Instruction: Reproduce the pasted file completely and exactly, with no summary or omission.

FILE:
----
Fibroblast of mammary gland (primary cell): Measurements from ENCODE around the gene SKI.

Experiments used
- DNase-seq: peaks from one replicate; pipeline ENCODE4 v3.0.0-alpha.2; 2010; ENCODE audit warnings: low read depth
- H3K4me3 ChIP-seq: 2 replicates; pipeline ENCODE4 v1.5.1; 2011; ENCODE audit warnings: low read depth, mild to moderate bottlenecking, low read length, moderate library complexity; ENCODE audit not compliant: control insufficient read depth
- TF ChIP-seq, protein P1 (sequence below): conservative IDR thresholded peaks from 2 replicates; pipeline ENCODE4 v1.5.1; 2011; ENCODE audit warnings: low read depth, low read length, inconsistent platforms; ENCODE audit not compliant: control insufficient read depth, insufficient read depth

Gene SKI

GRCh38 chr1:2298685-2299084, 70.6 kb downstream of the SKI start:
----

Fibroblast of mammary gland (primary cell): Measurements from ENCODE around the gene SKI.

Experiments used
- DNase-seq: peaks from one replicate; pipeline ENCODE4 v3.0.0-alpha.2; 2010; ENCODE audit warnings: low read depth
- H3K4me3 ChIP-seq: 2 replicates; pipeline ENCODE4 v1.5.1; 2011; ENCODE audit warnings: low read depth, mild to moderate bottlenecking, low read length, moderate library complexity; ENCODE audit not compliant: control insufficient read depth
- TF ChIP-seq, protein P1 (sequence below): conservative IDR thresholded peaks from 2 replicates; pipeline ENCODE4 v1.5.1; 2011; ENCODE audit warnings: low read depth, low read length, inconsistent platforms; ENCODE audit not compliant: control insufficient read depth, insufficient read depth

Gene SKI

GRCh38 chr1:2298685-2299084, 70.6 kb downstream of the SKI start: